After suffering devastating losses in the fire that swept across the University of Cape Town’s (UCT) upper campus last year, the Department of Biological Sciences has received a donation of €1 million (approximately R17 million) from the Hasso Plattner Foundation to assist with its recovery efforts.
Vice-Chancellor Professor Mamokgethi Phakeng paid the department a visit during lunchtime on Wednesday, 24 August, to share the good news in person.
Professor Phakeng explained that when the Hasso Plattner Foundation committed to donating €500 000 to the department, Dr Kristina Plattner – a permanent member of the Foundation Council and a UCT alumnus – matched the amount with an additional €500 000 from her personal fund, making up the €1 million.
“We are very grateful to the Hasso Plattner Foundation as well as Kristina Plattner for the investment,” Phakeng said. “This is a vote of confidence in the department.”
The donation came as a pleasant surprise to the head of the department, Professor Tony Verboom, and his colleagues, who had compiled and submitted the proposal for funding in July 2021.
“Seeing the damage the fire caused to the university last year was devastating,” said Dr Plattner. “As an alumnus myself, UCT is very close to my heart; especially the Biological [Sciences] department as I did my undergrad there.”
“The Biological Sciences department was quite badly affected by the fire on campus last year,” explained Professor Verboom. “We’ve experienced a groundswell of sympathy from the outside with various generous donations.”
Starting in the vicinity of Rhodes Memorial on the morning of 18 April 2021, the fire rapidly spread towards UCT’s upper campus. Airborne embers ignited various strands of vegetation, including a large palm tree neighbouring the HW Pearson building, which houses parts of the Department of Biological Sciences.
“The fire on campus made us realise how important it is to get all our specimens digitised, imaged and databased.”
According to an article posted on the department’s website, eight offices, the common room and the computer lab were gutted by the fire. Worst of all, however, was the destruction of irreplaceable historical photographic collections and other unique long-term data sets.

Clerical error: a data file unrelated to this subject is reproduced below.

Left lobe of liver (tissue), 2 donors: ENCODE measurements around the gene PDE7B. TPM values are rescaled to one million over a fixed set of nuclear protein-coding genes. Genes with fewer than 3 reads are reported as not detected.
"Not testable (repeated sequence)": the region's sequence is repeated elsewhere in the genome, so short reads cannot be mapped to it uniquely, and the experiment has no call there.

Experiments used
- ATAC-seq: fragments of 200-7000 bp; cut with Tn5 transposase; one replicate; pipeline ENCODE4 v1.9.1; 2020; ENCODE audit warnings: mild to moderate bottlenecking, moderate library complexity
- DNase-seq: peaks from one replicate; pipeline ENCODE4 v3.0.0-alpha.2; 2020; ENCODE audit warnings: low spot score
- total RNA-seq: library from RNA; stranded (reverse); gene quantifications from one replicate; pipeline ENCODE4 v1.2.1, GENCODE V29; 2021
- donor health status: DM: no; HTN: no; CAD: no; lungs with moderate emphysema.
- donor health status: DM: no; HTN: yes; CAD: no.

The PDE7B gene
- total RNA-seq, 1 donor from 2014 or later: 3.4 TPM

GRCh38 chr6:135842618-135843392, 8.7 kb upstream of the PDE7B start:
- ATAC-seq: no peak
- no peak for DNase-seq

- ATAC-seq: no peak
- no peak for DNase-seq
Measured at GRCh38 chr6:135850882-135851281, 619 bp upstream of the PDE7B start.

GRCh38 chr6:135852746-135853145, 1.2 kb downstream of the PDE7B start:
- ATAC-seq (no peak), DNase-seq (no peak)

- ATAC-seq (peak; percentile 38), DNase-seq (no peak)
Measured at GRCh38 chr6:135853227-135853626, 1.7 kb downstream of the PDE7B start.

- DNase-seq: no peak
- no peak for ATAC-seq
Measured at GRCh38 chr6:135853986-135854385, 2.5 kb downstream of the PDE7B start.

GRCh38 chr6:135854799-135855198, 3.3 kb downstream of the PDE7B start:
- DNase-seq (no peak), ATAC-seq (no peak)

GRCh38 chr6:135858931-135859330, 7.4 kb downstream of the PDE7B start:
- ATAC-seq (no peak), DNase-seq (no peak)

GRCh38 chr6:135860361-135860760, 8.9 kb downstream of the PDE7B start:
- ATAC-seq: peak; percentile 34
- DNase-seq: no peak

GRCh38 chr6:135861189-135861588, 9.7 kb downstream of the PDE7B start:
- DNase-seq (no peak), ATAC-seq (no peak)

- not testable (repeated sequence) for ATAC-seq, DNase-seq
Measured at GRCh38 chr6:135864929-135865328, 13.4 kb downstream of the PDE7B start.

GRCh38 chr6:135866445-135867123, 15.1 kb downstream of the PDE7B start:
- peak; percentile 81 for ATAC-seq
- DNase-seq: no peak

Putting the magnitude of this kind of loss in context, Verboom used the example of the partial destruction of the Berlin Herbarium during the Second World War. To this day, there is still uncertainty about which plants certain names refer to, since their anchor samples were destroyed during the Bombing of Berlin.
“The fire on campus made us realise how important it is to get all our specimens digitised, imaged and databased,” he said.
The digitisation of the department’s herbarium and various other collections is also aligned with what the Hasso Plattner Foundation hopes will be achieved with their donation.
“We hope that our donation will [be] put towards securing the collection by digitisation and creation of a virtual herbarium, as well as towards the restoration/upgrading of the physical infrastructure,” said Plattner. “It would mean a lot to the foundation if the funds help the [Department of Biological Sciences] move forward with their scientific research in the unique Cape Floral Kingdom as well as their teaching work.”
“The fire was devastating, but the rebuilding and recovery process is energising when you have supporters like the Hasso Plattner Foundation and alumni like Kristina.”
Other projects on the department’s restoration and rebuilding wish list include giving the building an eco-friendly makeover; making bursaries available for studies focusing on fire ecology and climate change; improving plant propagation facilities to make them more compatible with climate change; upgrading the department’s Bainskloof field station; and creating a living laboratory on the edge of campus that could be used to promote urban edge studies and fynbos restoration.
“So, now we as a department … need to sit down and decide what our priorities are,” said Verboom.
Adding to this, Phakeng said: “The fire was devastating, but the rebuilding and recovery process is energising when you have supporters like the Hasso Plattner Foundation and alumni like Kristina.”
Supporting conservation, as well as science and education, lies at the heart of the foundation’s work.
“The foundation believes that scientific research in conservation and its implementation are crucial to find solutions to the current climate crisis and for the future of our planet,” said Plattner.
Fundraising through teamwork
While fundraising is one of the responsibilities outlined in the vice-chancellor’s job description, Phakeng emphasised the fact that it’s never a one-person job.
“We as fundraisers of the university can never do this alone. The proposal that brought this to be was created through teamwork,” she said. “We are here because we’ve got scholars who are passionate about what they do, and they work with us to win necessary resources for the university.”
The Hasso Plattner Foundation has been a staunch supporter of UCT for a long time and are also the primary funders of UCT’s d-school.
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